My daughter, Annie, and I have a long-standing tradition of having father/daughter days. When she was little, that usually involved grabbing breakfast at McDonald's and then listening to every kind of music under the sun and, of course, a lot of talk. That may not sound like much, but the music was a bond between us that lasts until this day.

We don't exactly have the same taste when it comes to music, but we both have a deep appreciation of every kind of music there is, and therein lies part of the bond. While Annie is decidedly her own person, that wonderful bond has lasted over the years, and music, theater, and art have always been at the core of that bond.

When Annie was young, I tried to teach her as much of the arts as I knew. That desire for her to know about such things inspired me to learn more about those art forms and, as a result, we both learned from each other. We both gained a great deal from just riding around, listening to everything from opera to rap and everything in-between. Sometimes, she would surprise me with knowledge that I didn't know she had.

Once, when she was 9 or 10, we were in a coffee shop that had a rack of postcards based on great works of art. There were postcards of all the great and famous artists, but Annie was studying one card in particular. She turned to me and told me that one of the postcards looked like it might be a piece of work from Mary Cassat. I took one look at the card, and I recognized Cassat's unique work. I flipped the card over, and, sure enough, it was a painting by Cassat. I was so proud, I could have popped.

Annie is now 30 and, to this day, we still have daddy/daughter time once a week, even though she is now grown and has two beautiful kids of her own. That time with my daughter is as important to me now as it was when she was little. I wouldn't trade it for anything, but the whole dynamic of daddy/daughter time has changed a lot over the years and, as a result, I'm doing something I never thought I might do.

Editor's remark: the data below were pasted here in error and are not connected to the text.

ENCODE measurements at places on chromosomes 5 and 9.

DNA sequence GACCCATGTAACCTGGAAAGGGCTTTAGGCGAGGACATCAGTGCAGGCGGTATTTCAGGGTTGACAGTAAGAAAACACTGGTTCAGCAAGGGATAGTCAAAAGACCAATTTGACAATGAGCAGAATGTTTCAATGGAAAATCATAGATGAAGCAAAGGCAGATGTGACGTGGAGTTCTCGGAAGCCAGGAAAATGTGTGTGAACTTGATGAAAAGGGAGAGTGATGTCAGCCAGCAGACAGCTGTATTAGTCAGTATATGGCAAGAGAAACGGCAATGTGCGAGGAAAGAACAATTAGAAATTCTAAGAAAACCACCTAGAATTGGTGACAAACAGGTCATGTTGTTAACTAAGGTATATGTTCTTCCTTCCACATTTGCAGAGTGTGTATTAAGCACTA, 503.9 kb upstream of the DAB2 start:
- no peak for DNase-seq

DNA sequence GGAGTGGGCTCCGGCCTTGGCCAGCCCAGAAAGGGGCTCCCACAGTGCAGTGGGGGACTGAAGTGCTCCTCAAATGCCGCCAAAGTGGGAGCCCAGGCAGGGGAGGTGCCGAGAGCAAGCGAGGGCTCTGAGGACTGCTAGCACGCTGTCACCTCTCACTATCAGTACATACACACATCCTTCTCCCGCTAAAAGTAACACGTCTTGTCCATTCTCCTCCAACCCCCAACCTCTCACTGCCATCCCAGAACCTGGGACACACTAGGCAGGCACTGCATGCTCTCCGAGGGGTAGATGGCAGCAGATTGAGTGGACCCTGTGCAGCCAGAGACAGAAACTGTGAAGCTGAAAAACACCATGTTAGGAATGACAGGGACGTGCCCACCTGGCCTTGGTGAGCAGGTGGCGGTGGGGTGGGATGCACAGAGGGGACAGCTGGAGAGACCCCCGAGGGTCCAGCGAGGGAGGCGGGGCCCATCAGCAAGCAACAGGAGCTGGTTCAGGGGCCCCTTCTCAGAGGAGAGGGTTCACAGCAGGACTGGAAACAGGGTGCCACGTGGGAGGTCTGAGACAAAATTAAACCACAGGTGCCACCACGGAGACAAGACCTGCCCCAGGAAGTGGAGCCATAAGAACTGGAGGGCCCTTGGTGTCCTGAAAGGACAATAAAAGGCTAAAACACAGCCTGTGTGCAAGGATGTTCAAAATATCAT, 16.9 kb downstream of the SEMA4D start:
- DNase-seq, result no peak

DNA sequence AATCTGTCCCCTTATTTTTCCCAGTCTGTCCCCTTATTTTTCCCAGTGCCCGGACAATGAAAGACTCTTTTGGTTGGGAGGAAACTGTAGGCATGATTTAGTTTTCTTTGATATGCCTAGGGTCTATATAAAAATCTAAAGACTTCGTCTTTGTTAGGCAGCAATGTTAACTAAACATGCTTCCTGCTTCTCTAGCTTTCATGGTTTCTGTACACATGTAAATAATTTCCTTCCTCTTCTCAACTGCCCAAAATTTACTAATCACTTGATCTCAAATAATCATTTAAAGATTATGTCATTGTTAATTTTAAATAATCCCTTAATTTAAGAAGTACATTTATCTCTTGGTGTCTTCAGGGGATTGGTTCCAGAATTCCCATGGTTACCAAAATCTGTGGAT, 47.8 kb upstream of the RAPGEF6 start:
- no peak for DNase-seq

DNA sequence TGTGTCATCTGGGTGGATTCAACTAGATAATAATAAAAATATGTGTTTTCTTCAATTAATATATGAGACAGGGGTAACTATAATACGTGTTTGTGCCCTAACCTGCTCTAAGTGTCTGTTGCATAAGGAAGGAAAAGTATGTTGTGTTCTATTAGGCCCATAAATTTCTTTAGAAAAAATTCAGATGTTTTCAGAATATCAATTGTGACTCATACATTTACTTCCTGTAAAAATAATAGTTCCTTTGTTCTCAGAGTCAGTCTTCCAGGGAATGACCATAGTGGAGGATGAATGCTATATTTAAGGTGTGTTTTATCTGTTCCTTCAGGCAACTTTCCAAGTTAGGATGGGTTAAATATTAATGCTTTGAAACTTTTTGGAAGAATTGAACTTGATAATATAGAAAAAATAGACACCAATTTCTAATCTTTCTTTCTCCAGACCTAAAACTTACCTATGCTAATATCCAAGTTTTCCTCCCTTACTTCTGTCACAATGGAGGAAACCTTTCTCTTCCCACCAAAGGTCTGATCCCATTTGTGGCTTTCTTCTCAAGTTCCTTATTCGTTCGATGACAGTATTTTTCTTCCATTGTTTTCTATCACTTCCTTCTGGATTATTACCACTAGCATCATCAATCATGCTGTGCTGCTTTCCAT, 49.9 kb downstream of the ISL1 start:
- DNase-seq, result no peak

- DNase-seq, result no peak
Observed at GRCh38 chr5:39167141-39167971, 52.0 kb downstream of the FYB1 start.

Each Sunday evening, my daughter shows up and we watch "Walking Dead." I never had any real interest in the show, but that's what Annie wanted to do. So, dutiful dad that I am, I "watched" the show with Annie. I didn't really pay much attention to the show at first. I just enjoyed hanging out with Annie. A few weeks passed, and I noticed that I was beginning to pay a little attention. Over time, I learned enough about the show to at least be able to ask a few questions. The next thing I knew, I was actually watching the show.

Last night, I have to admit, that I was able to follow the show on my own, and when they bumped off a major character, I was surprised. Annie was devastated. Now I have to deal with the fact that, yes, I'm looking forward to the next episode.

The point is (you knew I'd get there eventually) that the dynamics of daddy/daughter day have changed: no more riding around around, talking and listening to music. That has been replaced by watching TV, texting with friends about the show, and talking non-stop about the characters and what might happen next. The thing is, despite all the hubbub, we are still sharing time and talking and, most importantly, bonding.

Here's to the"Walking Dead." I wouldn't trade this time for anything in the world. Having my grown daughter want to spend time with me is worth more than gold.

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